It would not.
I think to myself, is it the director? At points it does seem like he went to the Kevin Smith School Of All Medium Shots All The Time. Or maybe it’s Sony’s fault. They need a franchise to be successful SO VERY BADLY. Their marketing department and those godawful trailers were certainly a misstep. There were also rumors during shooting that they were interfering and meddling with production while simultaneously bullying and angering their stars. Do we lay the blame there?
The dialogue suffers. There are at least several cringe-inducing moments where the stars visibly struggle through their lines. The villain is uninspired and easy to forget with no real motivation other than being the bad guy. All of the CGI looks terrible and is vastly overused. The film comes to a crescendo on the worst green-screen Times Square I’ve ever seen, and ends with, I swear to God, a shot-for-shot remake of the climax of Big Hero 6.
The whole thing is made bearable by the presence of Chris Hemsworth as the ‘busters bumbling, stupid receptionist. He has all the best jokes and, like McKinnon, appears to be having a good time. He’s even the stand-in for the body-jumping ghost villain through the third act, to maximize his time on screen, I would guess. It seems kind of sad that the best part of a movie so entrenched in announcing it’s female-ness would be the lone dude, but there you have it.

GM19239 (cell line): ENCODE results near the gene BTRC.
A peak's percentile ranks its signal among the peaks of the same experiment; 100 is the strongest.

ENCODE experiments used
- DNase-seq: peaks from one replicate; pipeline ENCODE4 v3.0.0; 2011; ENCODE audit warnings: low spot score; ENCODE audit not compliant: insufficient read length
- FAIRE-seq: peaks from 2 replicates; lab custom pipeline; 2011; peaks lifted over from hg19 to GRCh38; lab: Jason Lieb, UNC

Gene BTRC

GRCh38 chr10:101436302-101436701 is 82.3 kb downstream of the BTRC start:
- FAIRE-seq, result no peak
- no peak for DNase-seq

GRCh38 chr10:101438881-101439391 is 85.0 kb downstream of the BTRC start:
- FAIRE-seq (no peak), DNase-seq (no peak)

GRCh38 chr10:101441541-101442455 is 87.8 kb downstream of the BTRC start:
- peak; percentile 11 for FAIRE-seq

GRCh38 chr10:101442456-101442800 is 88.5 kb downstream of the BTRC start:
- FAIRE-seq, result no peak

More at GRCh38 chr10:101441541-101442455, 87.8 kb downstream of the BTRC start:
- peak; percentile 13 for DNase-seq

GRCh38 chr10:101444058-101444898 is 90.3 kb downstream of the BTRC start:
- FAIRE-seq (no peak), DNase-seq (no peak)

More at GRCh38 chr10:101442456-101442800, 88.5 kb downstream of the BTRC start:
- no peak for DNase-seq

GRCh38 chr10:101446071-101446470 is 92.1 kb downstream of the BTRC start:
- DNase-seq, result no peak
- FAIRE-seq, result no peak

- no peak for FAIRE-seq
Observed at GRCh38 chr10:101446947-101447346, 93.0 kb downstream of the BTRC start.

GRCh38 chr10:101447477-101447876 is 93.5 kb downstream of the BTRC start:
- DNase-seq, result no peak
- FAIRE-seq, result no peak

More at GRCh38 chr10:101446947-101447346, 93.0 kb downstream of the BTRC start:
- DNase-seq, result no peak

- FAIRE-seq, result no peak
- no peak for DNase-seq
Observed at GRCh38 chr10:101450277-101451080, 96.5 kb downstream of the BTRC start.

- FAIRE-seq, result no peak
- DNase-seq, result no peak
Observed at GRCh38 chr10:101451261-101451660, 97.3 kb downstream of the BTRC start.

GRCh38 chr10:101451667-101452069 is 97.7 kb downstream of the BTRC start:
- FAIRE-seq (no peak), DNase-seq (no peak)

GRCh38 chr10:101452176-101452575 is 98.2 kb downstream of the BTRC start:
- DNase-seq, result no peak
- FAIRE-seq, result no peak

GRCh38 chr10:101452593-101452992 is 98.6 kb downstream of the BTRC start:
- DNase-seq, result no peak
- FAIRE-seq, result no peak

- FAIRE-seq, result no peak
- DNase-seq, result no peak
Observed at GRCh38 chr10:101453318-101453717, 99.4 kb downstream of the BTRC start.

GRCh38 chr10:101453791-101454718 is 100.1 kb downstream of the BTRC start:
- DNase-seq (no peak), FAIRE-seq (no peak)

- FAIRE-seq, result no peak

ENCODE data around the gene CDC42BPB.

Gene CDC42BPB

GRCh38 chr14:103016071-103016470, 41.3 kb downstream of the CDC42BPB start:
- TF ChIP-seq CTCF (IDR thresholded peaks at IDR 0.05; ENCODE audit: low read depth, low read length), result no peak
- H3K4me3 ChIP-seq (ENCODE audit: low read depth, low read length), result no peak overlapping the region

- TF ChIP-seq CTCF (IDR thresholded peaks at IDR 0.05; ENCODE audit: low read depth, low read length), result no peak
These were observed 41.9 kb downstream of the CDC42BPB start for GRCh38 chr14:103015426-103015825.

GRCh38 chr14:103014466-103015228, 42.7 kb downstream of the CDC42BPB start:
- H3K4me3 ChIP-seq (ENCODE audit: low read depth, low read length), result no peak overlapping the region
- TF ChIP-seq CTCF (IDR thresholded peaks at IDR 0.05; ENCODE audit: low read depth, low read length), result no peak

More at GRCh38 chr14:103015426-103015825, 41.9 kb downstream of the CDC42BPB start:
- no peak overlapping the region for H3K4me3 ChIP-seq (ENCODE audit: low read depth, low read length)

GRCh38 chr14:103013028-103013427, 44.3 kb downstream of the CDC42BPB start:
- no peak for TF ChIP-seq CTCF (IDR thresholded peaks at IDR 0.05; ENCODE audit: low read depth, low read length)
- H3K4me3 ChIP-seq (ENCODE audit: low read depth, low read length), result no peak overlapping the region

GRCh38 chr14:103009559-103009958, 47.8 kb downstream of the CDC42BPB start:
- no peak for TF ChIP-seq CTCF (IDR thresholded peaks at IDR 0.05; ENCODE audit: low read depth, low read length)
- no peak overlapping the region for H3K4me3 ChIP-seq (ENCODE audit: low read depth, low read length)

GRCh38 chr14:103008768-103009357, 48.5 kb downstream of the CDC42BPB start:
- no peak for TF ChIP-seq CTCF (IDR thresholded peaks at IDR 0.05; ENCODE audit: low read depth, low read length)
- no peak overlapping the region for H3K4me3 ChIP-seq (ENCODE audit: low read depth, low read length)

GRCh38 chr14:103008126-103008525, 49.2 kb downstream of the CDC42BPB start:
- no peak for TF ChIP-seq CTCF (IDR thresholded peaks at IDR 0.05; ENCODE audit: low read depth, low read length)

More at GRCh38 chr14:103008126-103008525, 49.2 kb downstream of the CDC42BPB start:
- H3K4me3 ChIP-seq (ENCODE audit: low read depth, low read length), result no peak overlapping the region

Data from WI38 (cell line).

If you are a fan of the original movies, this Ghostbusters is going to piss you off. The movie does not stand by itself, in reverence of the films that came before but charting its own path. Instead, Feig and the scriptwriters choose to do everything they can to remind the viewer of the previous movies, down to using the same lines of dialogue. The references are EVERYWHERE, in this bizarre mix of reboot and remake. They even have cameos from all of the major actors from the first movie, who are strangely not playing their characters but instead, random people in the universe.